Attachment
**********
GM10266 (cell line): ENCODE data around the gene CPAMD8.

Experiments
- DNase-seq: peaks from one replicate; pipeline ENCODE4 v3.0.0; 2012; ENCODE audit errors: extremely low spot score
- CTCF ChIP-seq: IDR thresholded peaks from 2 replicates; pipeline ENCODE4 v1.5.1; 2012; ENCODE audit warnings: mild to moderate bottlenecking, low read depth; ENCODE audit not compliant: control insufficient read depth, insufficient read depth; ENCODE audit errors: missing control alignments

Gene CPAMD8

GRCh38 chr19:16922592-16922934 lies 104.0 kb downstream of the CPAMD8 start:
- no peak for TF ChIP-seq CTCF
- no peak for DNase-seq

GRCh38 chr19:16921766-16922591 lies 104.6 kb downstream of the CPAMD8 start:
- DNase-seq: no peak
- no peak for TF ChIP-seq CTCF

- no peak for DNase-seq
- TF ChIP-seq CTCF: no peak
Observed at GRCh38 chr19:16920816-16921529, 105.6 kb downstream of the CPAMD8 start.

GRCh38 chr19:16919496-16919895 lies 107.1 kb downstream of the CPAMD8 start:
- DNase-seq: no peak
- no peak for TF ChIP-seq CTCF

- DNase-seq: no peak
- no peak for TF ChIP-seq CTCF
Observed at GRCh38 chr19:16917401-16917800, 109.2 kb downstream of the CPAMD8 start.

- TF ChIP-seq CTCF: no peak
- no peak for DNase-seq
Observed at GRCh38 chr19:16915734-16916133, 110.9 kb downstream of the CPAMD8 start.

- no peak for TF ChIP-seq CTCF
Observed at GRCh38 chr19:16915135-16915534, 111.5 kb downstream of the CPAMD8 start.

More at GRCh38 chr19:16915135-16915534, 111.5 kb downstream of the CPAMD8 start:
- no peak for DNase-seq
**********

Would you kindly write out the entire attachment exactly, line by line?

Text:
GM10266 (cell line): ENCODE data around the gene CPAMD8.

Experiments
- DNase-seq: peaks from one replicate; pipeline ENCODE4 v3.0.0; 2012; ENCODE audit errors: extremely low spot score
- CTCF ChIP-seq: IDR thresholded peaks from 2 replicates; pipeline ENCODE4 v1.5.1; 2012; ENCODE audit warnings: mild to moderate bottlenecking, low read depth; ENCODE audit not compliant: control insufficient read depth, insufficient read depth; ENCODE audit errors: missing control alignments

Gene CPAMD8

GRCh38 chr19:16922592-16922934 lies 104.0 kb downstream of the CPAMD8 start:
- no peak for TF ChIP-seq CTCF
- no peak for DNase-seq

GRCh38 chr19:16921766-16922591 lies 104.6 kb downstream of the CPAMD8 start:
- DNase-seq: no peak
- no peak for TF ChIP-seq CTCF

- no peak for DNase-seq
- TF ChIP-seq CTCF: no peak
Observed at GRCh38 chr19:16920816-16921529, 105.6 kb downstream of the CPAMD8 start.

GRCh38 chr19:16919496-16919895 lies 107.1 kb downstream of the CPAMD8 start:
- DNase-seq: no peak
- no peak for TF ChIP-seq CTCF

- DNase-seq: no peak
- no peak for TF ChIP-seq CTCF
Observed at GRCh38 chr19:16917401-16917800, 109.2 kb downstream of the CPAMD8 start.

- TF ChIP-seq CTCF: no peak
- no peak for DNase-seq
Observed at GRCh38 chr19:16915734-16916133, 110.9 kb downstream of the CPAMD8 start.

- no peak for TF ChIP-seq CTCF
Observed at GRCh38 chr19:16915135-16915534, 111.5 kb downstream of the CPAMD8 start.

More at GRCh38 chr19:16915135-16915534, 111.5 kb downstream of the CPAMD8 start:
- no peak for DNase-seq